North Shore Rescue finds lost Cypress skier, called to Whistler backcountry Sunday evening

B.C. search and rescue teams were busy over the weekend, with multiple rescue operations in the mountains of southwest B.C. Anyone heading out to the mountains is reminded to be prepared for the conditions. Kate Walker reports.

North Shore Rescue had a busy evening Sunday, as it was called for help in two separate rescue missions across B.C.’s South Coast.

The service said the first call for help came from Whistler Search and Rescue, looking to find five lost skiers.

“Whistler requested our night hoist team to respond with Talon Helicopters to assist in locating and extracting the skiers,” NSR said. “Whistler also had two other calls for lost skiers this evening.”

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NSR says due to Talon being unable to leave the ground, its crews — both air and ground — did not make it to Whistler to help rescue crews.

“The conditions were terrible everywhere,” Search Manager Dave Barnett told CityNews Monday. “We were getting an awful lots of snow. Visibility was poor, and with that much snow falling, the avalanche condition was quite high everywhere.”

NSR’s second evening call was from a lost skier on Cypress Mountain. The skier called NSR himself to report he was lost.

“Crews have responded to Cypress,” the group said Sunday. “However, the weather this evening is challenging and Talon is currently unable to take off from YVR.”

Barnett confirmed to CityNews early Monday the skier on Cypress was rescued by crews at about 12 a.m. Monday.

The skier was hypothermic, dehydrated, and was “very, very lucky” to be found. “He was in a very difficult area to get to. … Steep terrian, gullies, and lots of snow, with signs the avalanche risk was quite high.”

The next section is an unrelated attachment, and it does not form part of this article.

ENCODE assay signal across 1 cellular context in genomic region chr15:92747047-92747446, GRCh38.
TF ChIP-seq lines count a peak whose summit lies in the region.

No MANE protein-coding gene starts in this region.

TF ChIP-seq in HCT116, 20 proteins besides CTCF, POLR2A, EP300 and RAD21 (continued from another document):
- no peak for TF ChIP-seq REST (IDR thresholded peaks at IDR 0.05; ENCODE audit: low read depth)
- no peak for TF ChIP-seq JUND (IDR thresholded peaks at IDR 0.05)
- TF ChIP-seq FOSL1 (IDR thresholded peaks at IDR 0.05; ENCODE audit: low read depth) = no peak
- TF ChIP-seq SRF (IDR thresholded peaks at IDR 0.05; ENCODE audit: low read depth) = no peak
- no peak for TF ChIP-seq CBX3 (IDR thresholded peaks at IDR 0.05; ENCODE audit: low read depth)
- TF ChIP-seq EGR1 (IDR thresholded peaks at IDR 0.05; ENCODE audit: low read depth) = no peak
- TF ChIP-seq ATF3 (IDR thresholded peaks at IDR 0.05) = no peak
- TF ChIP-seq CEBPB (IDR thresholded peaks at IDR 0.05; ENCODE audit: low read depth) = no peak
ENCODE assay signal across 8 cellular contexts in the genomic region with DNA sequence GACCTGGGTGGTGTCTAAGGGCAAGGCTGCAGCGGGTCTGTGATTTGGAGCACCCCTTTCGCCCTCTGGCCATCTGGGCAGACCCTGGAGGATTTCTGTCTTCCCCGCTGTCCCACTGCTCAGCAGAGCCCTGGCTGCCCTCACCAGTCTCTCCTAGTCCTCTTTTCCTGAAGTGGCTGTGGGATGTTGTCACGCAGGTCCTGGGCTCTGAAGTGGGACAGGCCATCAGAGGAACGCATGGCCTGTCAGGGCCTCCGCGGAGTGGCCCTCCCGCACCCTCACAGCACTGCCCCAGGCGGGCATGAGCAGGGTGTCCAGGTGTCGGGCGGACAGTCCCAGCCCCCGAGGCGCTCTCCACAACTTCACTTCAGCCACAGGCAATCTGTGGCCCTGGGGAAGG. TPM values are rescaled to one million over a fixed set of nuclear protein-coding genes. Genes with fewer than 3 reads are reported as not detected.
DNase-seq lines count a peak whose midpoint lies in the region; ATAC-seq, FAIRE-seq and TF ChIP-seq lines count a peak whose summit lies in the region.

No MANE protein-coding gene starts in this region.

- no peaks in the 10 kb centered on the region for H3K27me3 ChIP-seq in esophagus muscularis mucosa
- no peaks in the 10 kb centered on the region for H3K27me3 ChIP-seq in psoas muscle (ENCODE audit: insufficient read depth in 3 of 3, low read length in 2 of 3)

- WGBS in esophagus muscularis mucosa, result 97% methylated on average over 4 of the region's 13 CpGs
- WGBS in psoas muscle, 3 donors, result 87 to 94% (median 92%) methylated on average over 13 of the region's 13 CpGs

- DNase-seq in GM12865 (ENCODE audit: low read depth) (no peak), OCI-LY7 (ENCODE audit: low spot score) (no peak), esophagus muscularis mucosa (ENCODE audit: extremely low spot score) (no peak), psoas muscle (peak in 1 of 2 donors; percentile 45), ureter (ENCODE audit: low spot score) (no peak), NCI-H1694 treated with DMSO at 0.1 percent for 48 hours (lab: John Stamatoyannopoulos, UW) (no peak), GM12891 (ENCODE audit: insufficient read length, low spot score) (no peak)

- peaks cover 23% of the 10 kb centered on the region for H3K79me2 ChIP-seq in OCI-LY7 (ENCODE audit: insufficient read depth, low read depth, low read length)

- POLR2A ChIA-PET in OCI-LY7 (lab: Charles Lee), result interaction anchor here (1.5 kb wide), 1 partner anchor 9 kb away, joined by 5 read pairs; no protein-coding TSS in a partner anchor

“We had to be very careful to get to this fella,” Barnett said. “If he had been in a different area out there, there’s a good chance we couldn’t have gone out that night as the avalanche risk was that high.”

Barnett shared that if he had managed to stay warm, the skier would have been able to survive the night, but “it doesn’t take much to get hypothermia, and people can die of hypothermia in a matter of three hours.”

Barnett says the man in his 30s was in “good physical condition,” and had left the top of Cypress Mountain Resort on skis.

“He wasn’t familiar with the area and the visibility was so poor, he didn’t have a chance to find the mountain on the way back. So, when we found him, he was definitely cold and very tired. It was difficult for him to hike back out. We had a pair of snowshoes for him, and carried his skis, and helped him get back out that way,” Barnett said.

While NSR was able to get a few text messages to the man to be able to pinpoint exactly where he was, Barnett said that wasn’t the real challenge of the rescue.

“The difficulty here is just the amount of snow we had and the avalanche risk. Eventually, it took probably 90 minutes after they had voice contact to actually get to him,” Barnett said. “There was enough cracking and wilting in the snow that you couldn’t just go directly to him — you had to pick your way through the terrain, being very careful.”

Barnett is now urging skiers and snowboards to stay in lower elevation areas, with less complicated terrain due to the avalanche risk.

“People should stay away from areas where there is avalanche risk,” he said. “If people venture out into the backcountry, in periods where there’s significant snowfall or changing temperatures, the avalanche risks can be high. And people need to be well prepared and trained if they’re going to venture anywhere in the backcountry.”

“Stay in the boundary areas.”

This comes a day after the rescue service was called out to assist a woman and her dog, who had become overwhelmed by unexpected weather conditions in the South Knob area of Black Mountain on Cypress. The NSR flight team responded with night vision, Talon helicopters, and a ground team, but the pair ultimately made it home on their own.

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